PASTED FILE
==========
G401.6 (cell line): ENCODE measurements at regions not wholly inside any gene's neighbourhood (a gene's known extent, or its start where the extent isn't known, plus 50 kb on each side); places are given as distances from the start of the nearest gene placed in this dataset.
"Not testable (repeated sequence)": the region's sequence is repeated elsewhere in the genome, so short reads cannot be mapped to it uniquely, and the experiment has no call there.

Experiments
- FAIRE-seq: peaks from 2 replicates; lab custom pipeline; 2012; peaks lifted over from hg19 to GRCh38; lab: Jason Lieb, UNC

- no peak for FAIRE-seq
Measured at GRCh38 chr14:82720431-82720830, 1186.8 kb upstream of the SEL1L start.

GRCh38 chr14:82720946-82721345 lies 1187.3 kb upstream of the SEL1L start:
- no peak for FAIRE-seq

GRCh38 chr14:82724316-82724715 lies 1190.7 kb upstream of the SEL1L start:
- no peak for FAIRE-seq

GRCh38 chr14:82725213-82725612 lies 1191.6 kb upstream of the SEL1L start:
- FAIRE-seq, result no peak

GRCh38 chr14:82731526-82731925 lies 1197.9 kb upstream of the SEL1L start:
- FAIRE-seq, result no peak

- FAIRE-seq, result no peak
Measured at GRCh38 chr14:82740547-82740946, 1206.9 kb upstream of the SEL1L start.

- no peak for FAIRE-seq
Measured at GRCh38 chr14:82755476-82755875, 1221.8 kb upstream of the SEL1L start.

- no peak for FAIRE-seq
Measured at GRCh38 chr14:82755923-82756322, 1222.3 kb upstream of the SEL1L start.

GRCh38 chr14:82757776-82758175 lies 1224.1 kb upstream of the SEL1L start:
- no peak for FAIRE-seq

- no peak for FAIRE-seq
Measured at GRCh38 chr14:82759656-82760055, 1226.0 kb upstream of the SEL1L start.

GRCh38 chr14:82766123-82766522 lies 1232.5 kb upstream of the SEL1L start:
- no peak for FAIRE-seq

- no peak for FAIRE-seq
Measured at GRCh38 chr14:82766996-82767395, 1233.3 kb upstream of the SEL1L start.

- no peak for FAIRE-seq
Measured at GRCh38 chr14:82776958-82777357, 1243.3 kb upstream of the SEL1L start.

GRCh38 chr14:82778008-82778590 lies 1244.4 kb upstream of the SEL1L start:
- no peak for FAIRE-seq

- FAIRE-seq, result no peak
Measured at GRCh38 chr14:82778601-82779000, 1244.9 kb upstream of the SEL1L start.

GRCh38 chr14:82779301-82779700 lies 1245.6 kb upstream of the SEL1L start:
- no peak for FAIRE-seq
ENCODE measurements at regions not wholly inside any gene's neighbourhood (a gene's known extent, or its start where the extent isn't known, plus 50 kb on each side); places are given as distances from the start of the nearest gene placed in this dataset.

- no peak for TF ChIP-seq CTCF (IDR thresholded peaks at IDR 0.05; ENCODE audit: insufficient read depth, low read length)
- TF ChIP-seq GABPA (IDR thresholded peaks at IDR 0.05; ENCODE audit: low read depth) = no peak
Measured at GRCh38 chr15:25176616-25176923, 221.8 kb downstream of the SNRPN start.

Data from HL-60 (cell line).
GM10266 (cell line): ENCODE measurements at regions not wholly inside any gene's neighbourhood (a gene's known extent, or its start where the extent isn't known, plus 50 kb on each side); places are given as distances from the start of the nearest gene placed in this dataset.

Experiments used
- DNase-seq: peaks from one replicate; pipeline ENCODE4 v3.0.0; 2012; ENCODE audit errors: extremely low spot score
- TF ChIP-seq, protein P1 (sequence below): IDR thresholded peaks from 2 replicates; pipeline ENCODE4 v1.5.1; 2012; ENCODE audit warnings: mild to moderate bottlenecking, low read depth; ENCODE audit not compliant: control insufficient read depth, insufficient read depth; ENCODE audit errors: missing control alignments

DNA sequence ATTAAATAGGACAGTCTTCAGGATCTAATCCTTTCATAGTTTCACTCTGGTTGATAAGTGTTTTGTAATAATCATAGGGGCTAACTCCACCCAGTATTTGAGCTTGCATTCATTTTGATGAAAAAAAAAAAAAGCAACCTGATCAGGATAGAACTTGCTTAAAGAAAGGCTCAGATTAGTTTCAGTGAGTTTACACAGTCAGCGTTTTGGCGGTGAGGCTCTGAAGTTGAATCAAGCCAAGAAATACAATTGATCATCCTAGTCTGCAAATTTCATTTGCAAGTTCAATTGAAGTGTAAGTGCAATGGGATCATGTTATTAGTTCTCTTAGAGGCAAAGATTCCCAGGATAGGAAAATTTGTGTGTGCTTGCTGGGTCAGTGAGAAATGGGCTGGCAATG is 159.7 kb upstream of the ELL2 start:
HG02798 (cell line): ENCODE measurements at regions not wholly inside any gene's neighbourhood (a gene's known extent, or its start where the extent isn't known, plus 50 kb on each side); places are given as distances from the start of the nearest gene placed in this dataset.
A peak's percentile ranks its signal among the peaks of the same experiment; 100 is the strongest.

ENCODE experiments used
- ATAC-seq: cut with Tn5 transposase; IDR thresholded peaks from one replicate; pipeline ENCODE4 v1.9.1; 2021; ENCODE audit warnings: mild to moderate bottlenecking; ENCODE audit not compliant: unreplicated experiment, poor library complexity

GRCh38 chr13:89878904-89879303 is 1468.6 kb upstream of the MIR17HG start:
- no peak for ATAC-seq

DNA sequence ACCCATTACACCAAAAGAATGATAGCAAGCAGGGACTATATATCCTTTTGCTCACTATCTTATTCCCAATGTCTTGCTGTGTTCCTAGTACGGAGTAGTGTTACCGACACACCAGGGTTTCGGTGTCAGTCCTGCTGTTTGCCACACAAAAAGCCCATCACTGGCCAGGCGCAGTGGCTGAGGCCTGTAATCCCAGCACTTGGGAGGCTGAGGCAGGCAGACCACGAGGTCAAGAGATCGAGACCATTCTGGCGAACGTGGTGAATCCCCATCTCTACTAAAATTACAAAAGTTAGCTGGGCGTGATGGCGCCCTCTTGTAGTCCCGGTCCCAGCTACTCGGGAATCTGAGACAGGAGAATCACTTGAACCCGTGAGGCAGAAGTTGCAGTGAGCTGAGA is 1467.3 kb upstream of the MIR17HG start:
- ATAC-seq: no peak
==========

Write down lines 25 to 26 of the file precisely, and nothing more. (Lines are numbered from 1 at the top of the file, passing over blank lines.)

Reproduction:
GRCh38 chr14:82766123-82766522 lies 1232.5 kb upstream of the SEL1L start:
- no peak for FAIRE-seq